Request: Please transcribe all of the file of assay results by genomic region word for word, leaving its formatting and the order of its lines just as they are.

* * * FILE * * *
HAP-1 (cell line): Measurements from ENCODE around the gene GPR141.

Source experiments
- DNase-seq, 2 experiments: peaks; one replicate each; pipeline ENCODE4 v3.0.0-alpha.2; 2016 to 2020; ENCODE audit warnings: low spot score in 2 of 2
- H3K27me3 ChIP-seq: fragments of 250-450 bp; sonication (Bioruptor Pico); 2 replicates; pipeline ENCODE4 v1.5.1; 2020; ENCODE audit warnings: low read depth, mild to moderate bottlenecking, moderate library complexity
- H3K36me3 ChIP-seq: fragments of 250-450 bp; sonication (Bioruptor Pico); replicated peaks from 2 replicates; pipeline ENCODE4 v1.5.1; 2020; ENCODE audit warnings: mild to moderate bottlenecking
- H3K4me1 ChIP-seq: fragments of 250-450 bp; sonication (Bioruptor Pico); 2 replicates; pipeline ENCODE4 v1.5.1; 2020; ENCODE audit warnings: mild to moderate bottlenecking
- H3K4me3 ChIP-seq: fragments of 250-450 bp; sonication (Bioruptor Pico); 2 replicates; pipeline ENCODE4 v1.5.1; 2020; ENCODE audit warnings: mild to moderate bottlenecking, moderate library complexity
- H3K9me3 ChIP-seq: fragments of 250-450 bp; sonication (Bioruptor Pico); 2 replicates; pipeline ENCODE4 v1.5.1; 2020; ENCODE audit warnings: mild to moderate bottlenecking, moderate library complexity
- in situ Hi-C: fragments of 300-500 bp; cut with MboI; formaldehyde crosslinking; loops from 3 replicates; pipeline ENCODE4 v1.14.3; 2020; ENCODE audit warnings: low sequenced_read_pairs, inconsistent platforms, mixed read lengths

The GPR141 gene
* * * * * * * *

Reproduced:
HAP-1 (cell line): Measurements from ENCODE around the gene GPR141.

Source experiments
- DNase-seq, 2 experiments: peaks; one replicate each; pipeline ENCODE4 v3.0.0-alpha.2; 2016 to 2020; ENCODE audit warnings: low spot score in 2 of 2
- H3K27me3 ChIP-seq: fragments of 250-450 bp; sonication (Bioruptor Pico); 2 replicates; pipeline ENCODE4 v1.5.1; 2020; ENCODE audit warnings: low read depth, mild to moderate bottlenecking, moderate library complexity
- H3K36me3 ChIP-seq: fragments of 250-450 bp; sonication (Bioruptor Pico); replicated peaks from 2 replicates; pipeline ENCODE4 v1.5.1; 2020; ENCODE audit warnings: mild to moderate bottlenecking
- H3K4me1 ChIP-seq: fragments of 250-450 bp; sonication (Bioruptor Pico); 2 replicates; pipeline ENCODE4 v1.5.1; 2020; ENCODE audit warnings: mild to moderate bottlenecking
- H3K4me3 ChIP-seq: fragments of 250-450 bp; sonication (Bioruptor Pico); 2 replicates; pipeline ENCODE4 v1.5.1; 2020; ENCODE audit warnings: mild to moderate bottlenecking, moderate library complexity
- H3K9me3 ChIP-seq: fragments of 250-450 bp; sonication (Bioruptor Pico); 2 replicates; pipeline ENCODE4 v1.5.1; 2020; ENCODE audit warnings: mild to moderate bottlenecking, moderate library complexity
- in situ Hi-C: fragments of 300-500 bp; cut with MboI; formaldehyde crosslinking; loops from 3 replicates; pipeline ENCODE4 v1.14.3; 2020; ENCODE audit warnings: low sequenced_read_pairs, inconsistent platforms, mixed read lengths

The GPR141 gene